September 4, 1990, entitled TWO WIRE LOW VOLTAGE DIMMER. Such a prior art dimmer switch may comprise a first triac characterized by a low power rating and low latching and holding currents, and a second triac characterized by a high power rating and high latching and holding currents. The main load terminals of the first triac are coupled between one of the main load terminals and the gate of the second triac. In addition, a resistor is coupled between the other main load terminal and the gate of the second triac. If the magnitude of the load current is small, the first triac is rendered conductive when a pulse of current is conducted through the gate and remains latched until the magnitude of the load current drops below the holding current of the first triac (e.g., at the end of a half cycle). If the magnitude of the load current is large, the first triac conducts a pulse of the gate current through the gate of the second triac to render the second triac conductive and the second triac conducts the load current. Since the voltage across the first triac drops to approximately zero volts when the second triac is conductive, the first triac becomes non-conductive after the second triac is rendered conductive. The second triac remains conductive until the magnitude of the load current drops below the holding current of the second triac (e.g., at the end of a half cycle). [0010] When using reverse phase-control dimming, the bidirectional semiconductor switch may be rendered conductive at the zero-crossing of the AC line voltage and rendered non-conductive at some point within each half cycle of the AC line voltage, such that the bidirectional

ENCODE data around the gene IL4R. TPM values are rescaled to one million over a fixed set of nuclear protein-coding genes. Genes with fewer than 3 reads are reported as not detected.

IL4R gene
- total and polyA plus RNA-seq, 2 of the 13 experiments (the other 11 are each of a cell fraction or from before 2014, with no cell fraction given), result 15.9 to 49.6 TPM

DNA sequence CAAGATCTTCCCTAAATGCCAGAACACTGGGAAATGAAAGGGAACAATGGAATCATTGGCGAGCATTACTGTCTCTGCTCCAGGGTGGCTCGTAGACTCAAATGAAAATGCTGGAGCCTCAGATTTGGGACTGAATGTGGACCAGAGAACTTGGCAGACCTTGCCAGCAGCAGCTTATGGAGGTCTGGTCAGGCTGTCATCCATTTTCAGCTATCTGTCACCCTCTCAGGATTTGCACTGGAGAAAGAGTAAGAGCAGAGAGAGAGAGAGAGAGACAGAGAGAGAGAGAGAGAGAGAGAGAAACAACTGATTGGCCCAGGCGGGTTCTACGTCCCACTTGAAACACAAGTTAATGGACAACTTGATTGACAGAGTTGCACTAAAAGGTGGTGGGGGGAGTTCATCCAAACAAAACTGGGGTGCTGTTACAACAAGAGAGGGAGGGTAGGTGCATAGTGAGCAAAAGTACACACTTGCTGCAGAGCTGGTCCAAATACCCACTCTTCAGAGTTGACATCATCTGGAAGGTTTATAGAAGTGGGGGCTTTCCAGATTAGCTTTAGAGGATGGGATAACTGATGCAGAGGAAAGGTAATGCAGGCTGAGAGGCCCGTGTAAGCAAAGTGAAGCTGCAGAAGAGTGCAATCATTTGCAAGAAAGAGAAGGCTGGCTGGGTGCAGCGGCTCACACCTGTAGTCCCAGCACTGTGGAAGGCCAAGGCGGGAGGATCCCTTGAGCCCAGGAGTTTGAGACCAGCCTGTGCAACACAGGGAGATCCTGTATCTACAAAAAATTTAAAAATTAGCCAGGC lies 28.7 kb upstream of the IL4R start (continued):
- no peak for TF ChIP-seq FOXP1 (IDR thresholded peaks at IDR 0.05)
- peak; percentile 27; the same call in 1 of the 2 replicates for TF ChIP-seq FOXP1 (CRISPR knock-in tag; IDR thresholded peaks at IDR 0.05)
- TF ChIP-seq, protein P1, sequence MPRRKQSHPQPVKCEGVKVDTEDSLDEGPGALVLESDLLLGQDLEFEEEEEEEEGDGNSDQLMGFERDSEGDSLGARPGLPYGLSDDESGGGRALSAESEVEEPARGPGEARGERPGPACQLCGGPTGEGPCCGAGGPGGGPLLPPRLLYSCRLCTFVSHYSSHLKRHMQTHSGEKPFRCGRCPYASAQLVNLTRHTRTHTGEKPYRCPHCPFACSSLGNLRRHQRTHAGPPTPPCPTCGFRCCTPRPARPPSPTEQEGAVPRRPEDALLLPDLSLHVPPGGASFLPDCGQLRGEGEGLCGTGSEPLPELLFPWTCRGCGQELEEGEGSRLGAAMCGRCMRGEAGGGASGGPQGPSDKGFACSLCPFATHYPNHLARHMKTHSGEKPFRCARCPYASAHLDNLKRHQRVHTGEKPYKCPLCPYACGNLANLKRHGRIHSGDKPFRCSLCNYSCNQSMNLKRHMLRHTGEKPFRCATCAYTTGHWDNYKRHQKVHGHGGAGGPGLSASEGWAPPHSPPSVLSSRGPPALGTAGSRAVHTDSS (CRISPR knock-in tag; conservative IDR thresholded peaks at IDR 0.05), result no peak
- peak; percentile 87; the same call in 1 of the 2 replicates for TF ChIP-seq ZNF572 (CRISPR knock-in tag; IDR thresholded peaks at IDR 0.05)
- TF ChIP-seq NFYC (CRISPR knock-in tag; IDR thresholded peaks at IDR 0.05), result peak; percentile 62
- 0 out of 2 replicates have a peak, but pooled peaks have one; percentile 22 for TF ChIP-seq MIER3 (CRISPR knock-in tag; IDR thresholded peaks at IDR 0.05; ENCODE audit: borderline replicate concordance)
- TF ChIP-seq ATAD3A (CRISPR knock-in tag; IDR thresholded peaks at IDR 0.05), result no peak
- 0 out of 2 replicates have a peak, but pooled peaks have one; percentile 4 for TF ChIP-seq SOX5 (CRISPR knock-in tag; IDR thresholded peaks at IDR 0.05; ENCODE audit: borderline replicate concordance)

semiconductor switch is conductive for a conduction time each half cycle. Reverse phase-control dimming may be used to control energy to a capacitive load, which may include, for example, an electronic low-voltage transformer. Since the bidirectional semiconductor switch may be rendered conductive at the beginning of the half cycle, and may be able to be rendered non-conductive within the half cycle, the dimmer switch may comprise two FETs in anti-serial connection (or the like) in order to perform reverse phase-control dimming. A FET is operable to be rendered conductive and to remain conductive independent of the magnitude of the current conducted through the FET. In other words, a FET is not limited by a rated latching or holding current (e.g., as a thyristor may be). However, prior art reverse phase-control dimmer switches have either required neutral connections and/or advanced control circuits (such as microprocessors) for controlling the operation of the FETs. In order to power a microprocessor, the dimmer switch must also comprise a power supply, which is typically coupled in parallel with the FETs. These advanced control circuits and power supplies add to the cost of prior art FET-based reverse phase-control dimmer switches (e.g., as compared to analog forward phase-control dimmer switches).

[0011] Further, in order to properly charge, the power supply of such a two-wire dimmer switch may develop an amount of voltage across the power supply and may conduct a charging current from the AC power source through the electrical load, in many instances even when the lighting load is off. If the power rating of the lighting load is too low, the charging current conducted by the power supply through the lighting load may be great enough to cause the lighting load to illuminate to a level that is perceptible to the human eye when the lighting load is off.